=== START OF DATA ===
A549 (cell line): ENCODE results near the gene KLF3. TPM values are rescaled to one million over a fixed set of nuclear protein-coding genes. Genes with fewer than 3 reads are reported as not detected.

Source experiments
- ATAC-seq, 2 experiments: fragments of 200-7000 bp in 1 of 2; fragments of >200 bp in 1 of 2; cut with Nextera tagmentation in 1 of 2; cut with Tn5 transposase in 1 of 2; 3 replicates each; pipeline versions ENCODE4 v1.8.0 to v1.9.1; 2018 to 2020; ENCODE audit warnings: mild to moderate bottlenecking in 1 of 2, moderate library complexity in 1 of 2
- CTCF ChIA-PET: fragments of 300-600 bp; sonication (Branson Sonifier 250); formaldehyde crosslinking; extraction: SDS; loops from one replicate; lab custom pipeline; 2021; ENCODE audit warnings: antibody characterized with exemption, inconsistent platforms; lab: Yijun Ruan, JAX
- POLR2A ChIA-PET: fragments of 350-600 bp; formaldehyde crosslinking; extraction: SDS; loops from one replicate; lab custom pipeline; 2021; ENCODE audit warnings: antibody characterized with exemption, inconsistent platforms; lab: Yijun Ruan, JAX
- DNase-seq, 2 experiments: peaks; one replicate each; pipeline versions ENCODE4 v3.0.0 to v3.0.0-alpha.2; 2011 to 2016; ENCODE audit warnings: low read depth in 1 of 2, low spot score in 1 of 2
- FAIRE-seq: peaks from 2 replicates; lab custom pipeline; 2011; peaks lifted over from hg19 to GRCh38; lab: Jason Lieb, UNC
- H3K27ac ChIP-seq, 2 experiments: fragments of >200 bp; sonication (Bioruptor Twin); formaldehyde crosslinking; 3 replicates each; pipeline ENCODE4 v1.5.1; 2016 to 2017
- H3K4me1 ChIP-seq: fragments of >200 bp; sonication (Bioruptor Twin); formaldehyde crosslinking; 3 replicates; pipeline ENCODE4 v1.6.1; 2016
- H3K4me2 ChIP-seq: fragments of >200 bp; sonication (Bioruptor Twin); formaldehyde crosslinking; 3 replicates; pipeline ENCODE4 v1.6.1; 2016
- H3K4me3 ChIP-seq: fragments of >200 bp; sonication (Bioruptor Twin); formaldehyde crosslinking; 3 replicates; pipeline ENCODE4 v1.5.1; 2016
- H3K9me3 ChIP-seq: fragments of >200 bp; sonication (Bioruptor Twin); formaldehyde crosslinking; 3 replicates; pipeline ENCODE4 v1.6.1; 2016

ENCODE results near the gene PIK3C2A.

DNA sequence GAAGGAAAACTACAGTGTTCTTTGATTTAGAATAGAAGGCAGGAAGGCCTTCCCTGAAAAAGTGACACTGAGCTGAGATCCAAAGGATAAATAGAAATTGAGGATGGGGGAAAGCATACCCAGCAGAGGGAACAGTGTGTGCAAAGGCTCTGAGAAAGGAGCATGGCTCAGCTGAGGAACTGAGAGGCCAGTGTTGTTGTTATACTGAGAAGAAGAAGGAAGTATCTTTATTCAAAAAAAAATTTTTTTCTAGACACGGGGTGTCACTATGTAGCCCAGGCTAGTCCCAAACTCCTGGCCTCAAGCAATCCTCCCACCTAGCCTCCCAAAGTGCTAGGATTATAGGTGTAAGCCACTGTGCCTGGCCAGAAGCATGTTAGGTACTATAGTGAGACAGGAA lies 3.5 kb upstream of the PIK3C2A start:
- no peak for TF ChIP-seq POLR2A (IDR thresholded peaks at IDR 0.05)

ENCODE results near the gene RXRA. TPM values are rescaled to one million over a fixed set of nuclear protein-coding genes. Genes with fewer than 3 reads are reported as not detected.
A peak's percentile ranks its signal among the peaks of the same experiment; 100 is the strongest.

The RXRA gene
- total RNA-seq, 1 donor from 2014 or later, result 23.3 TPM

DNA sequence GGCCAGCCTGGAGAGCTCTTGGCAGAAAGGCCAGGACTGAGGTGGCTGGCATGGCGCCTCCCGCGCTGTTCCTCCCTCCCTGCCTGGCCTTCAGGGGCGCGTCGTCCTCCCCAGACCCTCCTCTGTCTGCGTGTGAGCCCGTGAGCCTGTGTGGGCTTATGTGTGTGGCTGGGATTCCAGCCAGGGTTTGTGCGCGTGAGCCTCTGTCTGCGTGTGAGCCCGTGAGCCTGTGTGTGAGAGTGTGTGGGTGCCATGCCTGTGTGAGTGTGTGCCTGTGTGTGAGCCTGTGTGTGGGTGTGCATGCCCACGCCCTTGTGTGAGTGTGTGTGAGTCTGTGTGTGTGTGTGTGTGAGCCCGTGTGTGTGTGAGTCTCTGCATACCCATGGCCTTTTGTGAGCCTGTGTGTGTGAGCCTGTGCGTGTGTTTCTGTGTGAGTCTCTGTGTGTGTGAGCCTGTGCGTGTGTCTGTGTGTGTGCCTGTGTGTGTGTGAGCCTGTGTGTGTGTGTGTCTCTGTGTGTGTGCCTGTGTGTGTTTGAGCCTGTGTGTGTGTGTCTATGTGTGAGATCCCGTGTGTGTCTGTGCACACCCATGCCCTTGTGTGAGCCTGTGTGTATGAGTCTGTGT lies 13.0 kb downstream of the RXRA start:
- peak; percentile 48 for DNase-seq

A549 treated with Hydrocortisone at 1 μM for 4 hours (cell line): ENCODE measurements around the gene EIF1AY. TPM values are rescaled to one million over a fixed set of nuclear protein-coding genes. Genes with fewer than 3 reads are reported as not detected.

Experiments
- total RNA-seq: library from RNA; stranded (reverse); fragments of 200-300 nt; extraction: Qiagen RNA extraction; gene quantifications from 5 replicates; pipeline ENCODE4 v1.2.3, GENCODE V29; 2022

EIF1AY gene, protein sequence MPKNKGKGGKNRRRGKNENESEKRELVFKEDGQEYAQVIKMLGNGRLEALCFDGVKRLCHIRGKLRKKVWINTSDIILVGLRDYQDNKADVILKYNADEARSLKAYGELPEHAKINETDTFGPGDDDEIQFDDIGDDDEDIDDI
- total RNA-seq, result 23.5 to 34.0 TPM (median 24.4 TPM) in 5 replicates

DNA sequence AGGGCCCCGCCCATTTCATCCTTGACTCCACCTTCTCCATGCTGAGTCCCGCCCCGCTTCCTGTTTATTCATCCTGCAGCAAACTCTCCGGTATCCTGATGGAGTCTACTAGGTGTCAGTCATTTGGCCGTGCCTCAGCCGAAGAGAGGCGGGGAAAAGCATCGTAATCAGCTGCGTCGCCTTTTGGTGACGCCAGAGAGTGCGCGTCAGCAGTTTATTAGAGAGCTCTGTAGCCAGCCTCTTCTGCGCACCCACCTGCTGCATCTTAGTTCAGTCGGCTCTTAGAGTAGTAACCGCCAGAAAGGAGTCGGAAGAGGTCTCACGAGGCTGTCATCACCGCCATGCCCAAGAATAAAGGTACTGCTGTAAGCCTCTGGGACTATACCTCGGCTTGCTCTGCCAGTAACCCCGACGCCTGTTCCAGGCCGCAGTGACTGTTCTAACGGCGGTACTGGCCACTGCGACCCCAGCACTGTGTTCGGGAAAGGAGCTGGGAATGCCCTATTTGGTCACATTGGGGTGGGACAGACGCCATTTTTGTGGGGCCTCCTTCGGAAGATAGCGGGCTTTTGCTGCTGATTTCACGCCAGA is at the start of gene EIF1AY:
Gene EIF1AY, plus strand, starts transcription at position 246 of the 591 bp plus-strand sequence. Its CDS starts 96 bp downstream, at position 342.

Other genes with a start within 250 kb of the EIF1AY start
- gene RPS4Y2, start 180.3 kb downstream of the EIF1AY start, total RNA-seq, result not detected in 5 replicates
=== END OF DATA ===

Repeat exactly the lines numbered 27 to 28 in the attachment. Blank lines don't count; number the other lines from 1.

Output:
DNA sequence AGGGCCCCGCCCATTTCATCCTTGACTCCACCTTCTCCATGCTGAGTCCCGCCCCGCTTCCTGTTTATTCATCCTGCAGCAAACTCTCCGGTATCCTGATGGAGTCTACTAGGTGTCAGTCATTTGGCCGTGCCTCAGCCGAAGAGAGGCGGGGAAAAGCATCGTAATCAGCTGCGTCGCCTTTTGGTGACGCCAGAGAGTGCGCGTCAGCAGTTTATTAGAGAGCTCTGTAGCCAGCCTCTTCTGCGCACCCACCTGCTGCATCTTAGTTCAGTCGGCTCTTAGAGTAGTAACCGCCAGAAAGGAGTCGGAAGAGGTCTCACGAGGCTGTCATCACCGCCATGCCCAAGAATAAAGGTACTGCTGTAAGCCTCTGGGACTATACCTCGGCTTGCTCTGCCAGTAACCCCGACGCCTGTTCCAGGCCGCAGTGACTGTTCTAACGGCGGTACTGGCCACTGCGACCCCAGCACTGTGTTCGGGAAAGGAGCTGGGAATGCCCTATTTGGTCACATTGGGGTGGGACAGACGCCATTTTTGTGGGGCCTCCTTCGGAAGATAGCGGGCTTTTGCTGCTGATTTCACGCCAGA is at the start of gene EIF1AY:
Gene EIF1AY, plus strand, starts transcription at position 246 of the 591 bp plus-strand sequence. Its CDS starts 96 bp downstream, at position 342.